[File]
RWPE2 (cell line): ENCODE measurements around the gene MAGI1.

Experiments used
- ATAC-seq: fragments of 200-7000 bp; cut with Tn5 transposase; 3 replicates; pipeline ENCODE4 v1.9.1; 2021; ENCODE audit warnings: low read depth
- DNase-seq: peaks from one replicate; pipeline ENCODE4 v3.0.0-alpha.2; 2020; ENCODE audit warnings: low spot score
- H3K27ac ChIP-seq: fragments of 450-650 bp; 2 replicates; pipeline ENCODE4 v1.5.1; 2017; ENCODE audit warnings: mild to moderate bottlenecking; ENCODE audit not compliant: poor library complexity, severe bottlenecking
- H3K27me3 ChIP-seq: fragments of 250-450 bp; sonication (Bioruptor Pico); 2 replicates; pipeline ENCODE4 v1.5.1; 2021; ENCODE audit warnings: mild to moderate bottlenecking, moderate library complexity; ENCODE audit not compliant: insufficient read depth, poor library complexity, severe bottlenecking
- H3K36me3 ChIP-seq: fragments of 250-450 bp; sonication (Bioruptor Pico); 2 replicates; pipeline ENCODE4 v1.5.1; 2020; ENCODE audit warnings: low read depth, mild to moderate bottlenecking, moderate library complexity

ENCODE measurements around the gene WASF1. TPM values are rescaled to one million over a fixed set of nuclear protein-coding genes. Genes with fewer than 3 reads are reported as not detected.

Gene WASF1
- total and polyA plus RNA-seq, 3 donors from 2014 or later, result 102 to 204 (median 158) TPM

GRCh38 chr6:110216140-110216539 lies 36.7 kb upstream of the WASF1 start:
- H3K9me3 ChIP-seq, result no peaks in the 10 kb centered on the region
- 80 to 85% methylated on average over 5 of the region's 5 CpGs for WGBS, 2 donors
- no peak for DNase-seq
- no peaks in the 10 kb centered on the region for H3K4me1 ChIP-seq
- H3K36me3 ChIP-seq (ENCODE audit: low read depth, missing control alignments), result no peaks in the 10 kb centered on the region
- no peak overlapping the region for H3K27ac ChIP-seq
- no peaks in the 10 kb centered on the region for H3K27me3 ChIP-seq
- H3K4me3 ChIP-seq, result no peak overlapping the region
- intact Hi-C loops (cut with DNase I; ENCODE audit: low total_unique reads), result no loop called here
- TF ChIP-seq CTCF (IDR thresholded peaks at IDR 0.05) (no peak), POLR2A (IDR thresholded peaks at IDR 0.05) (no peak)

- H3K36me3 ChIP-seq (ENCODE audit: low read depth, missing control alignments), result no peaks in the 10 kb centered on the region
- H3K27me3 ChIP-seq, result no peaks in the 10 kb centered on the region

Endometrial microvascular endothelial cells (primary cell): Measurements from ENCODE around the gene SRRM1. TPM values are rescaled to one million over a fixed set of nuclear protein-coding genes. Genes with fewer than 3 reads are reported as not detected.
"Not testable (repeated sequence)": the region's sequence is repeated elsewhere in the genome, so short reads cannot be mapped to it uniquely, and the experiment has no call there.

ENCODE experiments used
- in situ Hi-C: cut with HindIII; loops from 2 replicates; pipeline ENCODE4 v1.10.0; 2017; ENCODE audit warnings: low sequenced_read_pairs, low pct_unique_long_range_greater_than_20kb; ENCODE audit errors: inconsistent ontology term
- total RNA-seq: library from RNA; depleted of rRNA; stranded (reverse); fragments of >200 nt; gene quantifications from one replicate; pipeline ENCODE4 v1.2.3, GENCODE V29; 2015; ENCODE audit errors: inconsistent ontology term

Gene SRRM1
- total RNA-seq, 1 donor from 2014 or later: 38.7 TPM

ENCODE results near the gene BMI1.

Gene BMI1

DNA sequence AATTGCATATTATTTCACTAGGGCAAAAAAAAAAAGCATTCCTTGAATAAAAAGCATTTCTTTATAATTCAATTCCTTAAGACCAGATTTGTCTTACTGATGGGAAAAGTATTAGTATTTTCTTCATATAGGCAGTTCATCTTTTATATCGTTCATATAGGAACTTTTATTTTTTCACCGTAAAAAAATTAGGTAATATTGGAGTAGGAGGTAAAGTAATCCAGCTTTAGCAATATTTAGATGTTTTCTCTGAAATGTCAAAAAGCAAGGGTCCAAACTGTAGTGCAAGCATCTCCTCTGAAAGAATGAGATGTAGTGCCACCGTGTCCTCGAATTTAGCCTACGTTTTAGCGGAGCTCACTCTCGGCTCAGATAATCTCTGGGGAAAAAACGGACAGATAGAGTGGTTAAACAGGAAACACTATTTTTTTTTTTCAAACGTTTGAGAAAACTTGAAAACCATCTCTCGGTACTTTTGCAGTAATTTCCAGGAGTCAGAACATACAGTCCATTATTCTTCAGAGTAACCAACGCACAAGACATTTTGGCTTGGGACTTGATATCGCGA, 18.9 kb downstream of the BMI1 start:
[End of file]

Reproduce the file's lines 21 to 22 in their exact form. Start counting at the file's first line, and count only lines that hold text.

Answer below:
- TF ChIP-seq CTCF (IDR thresholded peaks at IDR 0.05) (no peak), POLR2A (IDR thresholded peaks at IDR 0.05) (no peak)

- H3K36me3 ChIP-seq (ENCODE audit: low read depth, missing control alignments), result no peaks in the 10 kb centered on the region